Not of this should be a surprise, but you must make sure you stay positive. You might feel like you’re the only one having a good time, but persevering will help your kids see the beauty in outdoor activities. You could even share stories of your youth and how you never liked being outside either (even if this is bending the truth slightly) to encourage them to keep going.
Don’t Force Yourself to Stick to a Plan
You may have your entire route mapped out, but this doesn’t mean you’ll get to finish it. There is any number of things that could happen while you’re outdoors, so some flexibility can help prevent problems and keep spirits high.
Things may not go as smoothly as you hoped, and you may even underestimate how complicated the trail is. If this happens, you should always have a plan B to fall back on. While this might mean you need to cut the adventure short, at least you can keep the kids happy, and you’ll still get to show them some of the outdoor beauty.
Contextualise What They See
It’s difficult to feel passionate about something when you don’t know anything about it. This is how your kids will feel when you’re trying to encourage a love of the great outdoors.
It’s a superb idea to educate yourself on plants, trees, and even animals you might stumble across. This will give your kids context about where they are, and you could even turn this into a game where they need to find a specific item along the trail to win a prize (which will make them forget about any boredom they complained about earlier).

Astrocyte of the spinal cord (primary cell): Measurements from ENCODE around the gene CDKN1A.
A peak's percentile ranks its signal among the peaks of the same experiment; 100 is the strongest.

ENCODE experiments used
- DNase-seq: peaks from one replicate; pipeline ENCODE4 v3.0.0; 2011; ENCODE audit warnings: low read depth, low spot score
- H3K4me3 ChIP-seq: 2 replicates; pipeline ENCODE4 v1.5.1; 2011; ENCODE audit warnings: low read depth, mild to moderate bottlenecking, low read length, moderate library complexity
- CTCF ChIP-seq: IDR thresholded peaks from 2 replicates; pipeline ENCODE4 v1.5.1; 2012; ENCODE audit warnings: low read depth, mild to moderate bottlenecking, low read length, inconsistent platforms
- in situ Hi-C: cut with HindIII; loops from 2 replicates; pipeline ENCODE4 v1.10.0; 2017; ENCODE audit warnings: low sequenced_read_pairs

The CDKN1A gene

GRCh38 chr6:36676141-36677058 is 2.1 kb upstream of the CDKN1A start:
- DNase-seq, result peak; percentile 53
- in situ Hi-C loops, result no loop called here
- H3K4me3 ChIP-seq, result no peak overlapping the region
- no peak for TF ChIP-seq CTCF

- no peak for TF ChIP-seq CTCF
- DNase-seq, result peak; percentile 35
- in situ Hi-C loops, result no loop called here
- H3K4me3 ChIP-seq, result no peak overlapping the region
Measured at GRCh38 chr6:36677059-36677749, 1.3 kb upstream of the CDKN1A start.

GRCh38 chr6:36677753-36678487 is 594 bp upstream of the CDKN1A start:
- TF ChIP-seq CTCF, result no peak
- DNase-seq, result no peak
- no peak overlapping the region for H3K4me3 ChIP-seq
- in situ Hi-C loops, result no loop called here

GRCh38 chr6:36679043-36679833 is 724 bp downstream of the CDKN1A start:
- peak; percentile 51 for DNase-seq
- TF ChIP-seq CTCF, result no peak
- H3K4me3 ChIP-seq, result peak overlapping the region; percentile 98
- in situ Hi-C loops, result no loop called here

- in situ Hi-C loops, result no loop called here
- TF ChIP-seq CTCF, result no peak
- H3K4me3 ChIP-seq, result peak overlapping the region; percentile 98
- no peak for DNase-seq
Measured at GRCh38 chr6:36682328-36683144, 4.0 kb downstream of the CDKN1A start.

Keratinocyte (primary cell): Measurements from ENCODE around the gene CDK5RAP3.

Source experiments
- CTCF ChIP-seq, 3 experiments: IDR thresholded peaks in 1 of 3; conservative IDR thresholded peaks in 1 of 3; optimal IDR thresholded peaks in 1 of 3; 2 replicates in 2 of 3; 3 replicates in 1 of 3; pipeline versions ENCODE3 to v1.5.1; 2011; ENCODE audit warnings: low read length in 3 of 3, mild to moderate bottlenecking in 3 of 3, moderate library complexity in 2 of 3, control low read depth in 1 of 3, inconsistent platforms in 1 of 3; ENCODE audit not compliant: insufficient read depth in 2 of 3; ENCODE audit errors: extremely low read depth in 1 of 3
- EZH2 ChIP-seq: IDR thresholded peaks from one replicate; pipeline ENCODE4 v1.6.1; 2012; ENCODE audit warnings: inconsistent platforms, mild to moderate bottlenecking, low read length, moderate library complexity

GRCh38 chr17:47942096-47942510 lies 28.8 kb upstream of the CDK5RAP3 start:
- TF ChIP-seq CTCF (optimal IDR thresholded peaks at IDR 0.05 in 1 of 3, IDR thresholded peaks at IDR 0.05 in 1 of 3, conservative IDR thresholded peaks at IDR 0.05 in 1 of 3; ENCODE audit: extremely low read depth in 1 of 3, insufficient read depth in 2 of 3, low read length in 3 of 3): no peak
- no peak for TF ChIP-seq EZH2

Let Them Carry And Contribute
Likewise, kids don’t want to feel they have been dragged along. If anything, they want to feel like they are part of the adventure. They want to feel involved.
You can make this possible by asking them to carry items, help you put up the tent, or even show them survival skills that will make the experience much better. They can use these skills later in life and will feel more confident when out and about, even if you’re not with them.
Great Outdoors – Encourage Them to Get Out of the House
As much as you want to spend time with your kids, life can get in the way, especially during the school holidays if you’re still working. But, their outdoor education doesn’t need to be put on hold just because you’re working, so encourage them to get outside themselves.
If they are old enough to be trusted going out with friends, let them ride their bikes or go for a local walk. This will help them feel more mature and give them the chance to impart some knowledge of their own to their friends.
Show Them That You’re Having Fun, Too
Your kids will always look towards you as a model for how to feel and what to do. If you don’t look like you’re having fun, they won’t have fun either.
So, when taking them on an adventure, make sure to keep your spirits high and be enthusiastic about as much as possible. Keep them engaged with their surroundings and ask them questions about what they see, or tell stories about your experiences in the great outdoors. The more fun you look like you’re having with them, the more positive their experience will be, and it’s something they will start looking forward to.
The Great Outdoors
No one develops a love of the great outdoors overnight, and it might take your kids some time to deal with the lack of showers or digging holes in the ground for makeshift toilets. However, as long as you don’t force them to love the outdoors the same way you do straight away and you show a little patience, they will soon come around to the idea, and they will start looking for adventures all by themselves.